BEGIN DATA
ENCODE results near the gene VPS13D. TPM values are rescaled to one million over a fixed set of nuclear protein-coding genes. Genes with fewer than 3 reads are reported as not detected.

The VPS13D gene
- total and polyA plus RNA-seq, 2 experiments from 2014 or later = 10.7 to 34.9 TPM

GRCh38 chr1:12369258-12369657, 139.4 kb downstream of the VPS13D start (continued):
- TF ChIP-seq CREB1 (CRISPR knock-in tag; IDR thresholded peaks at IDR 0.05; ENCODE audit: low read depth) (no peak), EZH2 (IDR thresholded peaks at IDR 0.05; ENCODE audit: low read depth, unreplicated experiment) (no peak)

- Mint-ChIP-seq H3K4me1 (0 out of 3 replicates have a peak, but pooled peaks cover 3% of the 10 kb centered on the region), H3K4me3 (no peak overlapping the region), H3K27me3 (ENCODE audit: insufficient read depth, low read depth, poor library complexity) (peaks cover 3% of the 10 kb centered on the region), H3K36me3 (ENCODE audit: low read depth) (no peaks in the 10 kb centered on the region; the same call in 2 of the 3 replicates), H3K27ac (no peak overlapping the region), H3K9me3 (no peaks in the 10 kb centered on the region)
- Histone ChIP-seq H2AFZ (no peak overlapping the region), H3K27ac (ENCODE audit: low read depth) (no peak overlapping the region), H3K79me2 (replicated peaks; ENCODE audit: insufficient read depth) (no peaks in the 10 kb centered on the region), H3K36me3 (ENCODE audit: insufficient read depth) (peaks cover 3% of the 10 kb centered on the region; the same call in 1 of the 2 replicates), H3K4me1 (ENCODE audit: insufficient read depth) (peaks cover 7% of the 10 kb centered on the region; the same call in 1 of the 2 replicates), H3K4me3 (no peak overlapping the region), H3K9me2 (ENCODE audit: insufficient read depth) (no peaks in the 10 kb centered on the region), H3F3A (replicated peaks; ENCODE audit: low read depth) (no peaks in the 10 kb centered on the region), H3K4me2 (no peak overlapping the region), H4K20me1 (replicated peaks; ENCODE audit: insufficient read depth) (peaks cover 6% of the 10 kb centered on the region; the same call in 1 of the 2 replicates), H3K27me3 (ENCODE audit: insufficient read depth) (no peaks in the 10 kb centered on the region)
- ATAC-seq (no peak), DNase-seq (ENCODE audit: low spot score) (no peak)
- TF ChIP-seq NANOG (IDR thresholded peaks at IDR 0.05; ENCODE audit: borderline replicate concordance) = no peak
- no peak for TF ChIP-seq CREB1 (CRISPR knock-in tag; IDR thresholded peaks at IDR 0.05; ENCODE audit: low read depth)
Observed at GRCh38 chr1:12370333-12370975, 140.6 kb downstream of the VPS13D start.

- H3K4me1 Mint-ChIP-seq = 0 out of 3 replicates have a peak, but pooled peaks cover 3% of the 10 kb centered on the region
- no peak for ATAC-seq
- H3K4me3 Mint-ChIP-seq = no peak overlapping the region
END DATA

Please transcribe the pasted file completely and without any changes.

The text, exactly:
ENCODE results near the gene VPS13D. TPM values are rescaled to one million over a fixed set of nuclear protein-coding genes. Genes with fewer than 3 reads are reported as not detected.

The VPS13D gene
- total and polyA plus RNA-seq, 2 experiments from 2014 or later = 10.7 to 34.9 TPM

GRCh38 chr1:12369258-12369657, 139.4 kb downstream of the VPS13D start (continued):
- TF ChIP-seq CREB1 (CRISPR knock-in tag; IDR thresholded peaks at IDR 0.05; ENCODE audit: low read depth) (no peak), EZH2 (IDR thresholded peaks at IDR 0.05; ENCODE audit: low read depth, unreplicated experiment) (no peak)

- Mint-ChIP-seq H3K4me1 (0 out of 3 replicates have a peak, but pooled peaks cover 3% of the 10 kb centered on the region), H3K4me3 (no peak overlapping the region), H3K27me3 (ENCODE audit: insufficient read depth, low read depth, poor library complexity) (peaks cover 3% of the 10 kb centered on the region), H3K36me3 (ENCODE audit: low read depth) (no peaks in the 10 kb centered on the region; the same call in 2 of the 3 replicates), H3K27ac (no peak overlapping the region), H3K9me3 (no peaks in the 10 kb centered on the region)
- Histone ChIP-seq H2AFZ (no peak overlapping the region), H3K27ac (ENCODE audit: low read depth) (no peak overlapping the region), H3K79me2 (replicated peaks; ENCODE audit: insufficient read depth) (no peaks in the 10 kb centered on the region), H3K36me3 (ENCODE audit: insufficient read depth) (peaks cover 3% of the 10 kb centered on the region; the same call in 1 of the 2 replicates), H3K4me1 (ENCODE audit: insufficient read depth) (peaks cover 7% of the 10 kb centered on the region; the same call in 1 of the 2 replicates), H3K4me3 (no peak overlapping the region), H3K9me2 (ENCODE audit: insufficient read depth) (no peaks in the 10 kb centered on the region), H3F3A (replicated peaks; ENCODE audit: low read depth) (no peaks in the 10 kb centered on the region), H3K4me2 (no peak overlapping the region), H4K20me1 (replicated peaks; ENCODE audit: insufficient read depth) (peaks cover 6% of the 10 kb centered on the region; the same call in 1 of the 2 replicates), H3K27me3 (ENCODE audit: insufficient read depth) (no peaks in the 10 kb centered on the region)
- ATAC-seq (no peak), DNase-seq (ENCODE audit: low spot score) (no peak)
- TF ChIP-seq NANOG (IDR thresholded peaks at IDR 0.05; ENCODE audit: borderline replicate concordance) = no peak
- no peak for TF ChIP-seq CREB1 (CRISPR knock-in tag; IDR thresholded peaks at IDR 0.05; ENCODE audit: low read depth)
Observed at GRCh38 chr1:12370333-12370975, 140.6 kb downstream of the VPS13D start.

- H3K4me1 Mint-ChIP-seq = 0 out of 3 replicates have a peak, but pooled peaks cover 3% of the 10 kb centered on the region
- no peak for ATAC-seq
- H3K4me3 Mint-ChIP-seq = no peak overlapping the region